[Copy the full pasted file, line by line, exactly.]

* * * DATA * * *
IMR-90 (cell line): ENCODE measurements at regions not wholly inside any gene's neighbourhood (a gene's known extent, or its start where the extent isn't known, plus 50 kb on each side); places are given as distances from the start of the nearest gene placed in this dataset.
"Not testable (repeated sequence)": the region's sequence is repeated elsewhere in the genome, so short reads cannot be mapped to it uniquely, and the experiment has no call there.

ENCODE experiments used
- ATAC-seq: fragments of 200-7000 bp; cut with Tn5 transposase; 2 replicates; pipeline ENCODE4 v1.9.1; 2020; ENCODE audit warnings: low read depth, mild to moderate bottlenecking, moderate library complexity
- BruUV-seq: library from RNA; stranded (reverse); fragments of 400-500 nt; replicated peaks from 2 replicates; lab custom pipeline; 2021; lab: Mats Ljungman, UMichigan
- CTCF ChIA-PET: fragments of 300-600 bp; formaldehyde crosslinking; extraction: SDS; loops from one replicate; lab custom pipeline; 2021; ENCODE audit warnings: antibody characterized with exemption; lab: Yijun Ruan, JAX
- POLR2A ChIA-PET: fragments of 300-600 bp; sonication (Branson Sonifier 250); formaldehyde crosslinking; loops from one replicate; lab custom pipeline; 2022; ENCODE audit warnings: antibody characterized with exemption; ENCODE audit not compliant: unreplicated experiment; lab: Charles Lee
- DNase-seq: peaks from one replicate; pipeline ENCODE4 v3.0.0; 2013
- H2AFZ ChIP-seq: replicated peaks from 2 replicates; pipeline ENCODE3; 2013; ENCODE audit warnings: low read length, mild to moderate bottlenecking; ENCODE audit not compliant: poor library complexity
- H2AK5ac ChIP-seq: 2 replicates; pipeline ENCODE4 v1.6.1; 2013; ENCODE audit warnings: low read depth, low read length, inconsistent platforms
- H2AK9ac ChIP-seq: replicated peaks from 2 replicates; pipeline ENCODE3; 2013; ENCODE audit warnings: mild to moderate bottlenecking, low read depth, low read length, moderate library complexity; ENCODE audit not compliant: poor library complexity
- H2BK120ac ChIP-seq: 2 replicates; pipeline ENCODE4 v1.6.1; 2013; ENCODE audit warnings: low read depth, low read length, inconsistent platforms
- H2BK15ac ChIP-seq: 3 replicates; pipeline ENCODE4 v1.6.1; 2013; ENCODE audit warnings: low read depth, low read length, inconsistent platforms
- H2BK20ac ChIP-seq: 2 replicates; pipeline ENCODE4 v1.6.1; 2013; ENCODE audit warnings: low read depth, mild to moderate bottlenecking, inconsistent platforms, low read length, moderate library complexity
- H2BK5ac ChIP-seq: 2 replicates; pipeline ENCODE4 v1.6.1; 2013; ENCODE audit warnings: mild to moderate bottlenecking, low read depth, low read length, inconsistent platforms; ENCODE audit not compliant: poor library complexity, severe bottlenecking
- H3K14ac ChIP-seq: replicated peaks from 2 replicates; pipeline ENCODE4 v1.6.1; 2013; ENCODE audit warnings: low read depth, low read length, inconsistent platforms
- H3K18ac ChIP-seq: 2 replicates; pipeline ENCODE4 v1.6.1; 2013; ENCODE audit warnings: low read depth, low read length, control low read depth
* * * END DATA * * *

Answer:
IMR-90 (cell line): ENCODE measurements at regions not wholly inside any gene's neighbourhood (a gene's known extent, or its start where the extent isn't known, plus 50 kb on each side); places are given as distances from the start of the nearest gene placed in this dataset.
"Not testable (repeated sequence)": the region's sequence is repeated elsewhere in the genome, so short reads cannot be mapped to it uniquely, and the experiment has no call there.

ENCODE experiments used
- ATAC-seq: fragments of 200-7000 bp; cut with Tn5 transposase; 2 replicates; pipeline ENCODE4 v1.9.1; 2020; ENCODE audit warnings: low read depth, mild to moderate bottlenecking, moderate library complexity
- BruUV-seq: library from RNA; stranded (reverse); fragments of 400-500 nt; replicated peaks from 2 replicates; lab custom pipeline; 2021; lab: Mats Ljungman, UMichigan
- CTCF ChIA-PET: fragments of 300-600 bp; formaldehyde crosslinking; extraction: SDS; loops from one replicate; lab custom pipeline; 2021; ENCODE audit warnings: antibody characterized with exemption; lab: Yijun Ruan, JAX
- POLR2A ChIA-PET: fragments of 300-600 bp; sonication (Branson Sonifier 250); formaldehyde crosslinking; loops from one replicate; lab custom pipeline; 2022; ENCODE audit warnings: antibody characterized with exemption; ENCODE audit not compliant: unreplicated experiment; lab: Charles Lee
- DNase-seq: peaks from one replicate; pipeline ENCODE4 v3.0.0; 2013
- H2AFZ ChIP-seq: replicated peaks from 2 replicates; pipeline ENCODE3; 2013; ENCODE audit warnings: low read length, mild to moderate bottlenecking; ENCODE audit not compliant: poor library complexity
- H2AK5ac ChIP-seq: 2 replicates; pipeline ENCODE4 v1.6.1; 2013; ENCODE audit warnings: low read depth, low read length, inconsistent platforms
- H2AK9ac ChIP-seq: replicated peaks from 2 replicates; pipeline ENCODE3; 2013; ENCODE audit warnings: mild to moderate bottlenecking, low read depth, low read length, moderate library complexity; ENCODE audit not compliant: poor library complexity
- H2BK120ac ChIP-seq: 2 replicates; pipeline ENCODE4 v1.6.1; 2013; ENCODE audit warnings: low read depth, low read length, inconsistent platforms
- H2BK15ac ChIP-seq: 3 replicates; pipeline ENCODE4 v1.6.1; 2013; ENCODE audit warnings: low read depth, low read length, inconsistent platforms
- H2BK20ac ChIP-seq: 2 replicates; pipeline ENCODE4 v1.6.1; 2013; ENCODE audit warnings: low read depth, mild to moderate bottlenecking, inconsistent platforms, low read length, moderate library complexity
- H2BK5ac ChIP-seq: 2 replicates; pipeline ENCODE4 v1.6.1; 2013; ENCODE audit warnings: mild to moderate bottlenecking, low read depth, low read length, inconsistent platforms; ENCODE audit not compliant: poor library complexity, severe bottlenecking
- H3K14ac ChIP-seq: replicated peaks from 2 replicates; pipeline ENCODE4 v1.6.1; 2013; ENCODE audit warnings: low read depth, low read length, inconsistent platforms
- H3K18ac ChIP-seq: 2 replicates; pipeline ENCODE4 v1.6.1; 2013; ENCODE audit warnings: low read depth, low read length, control low read depth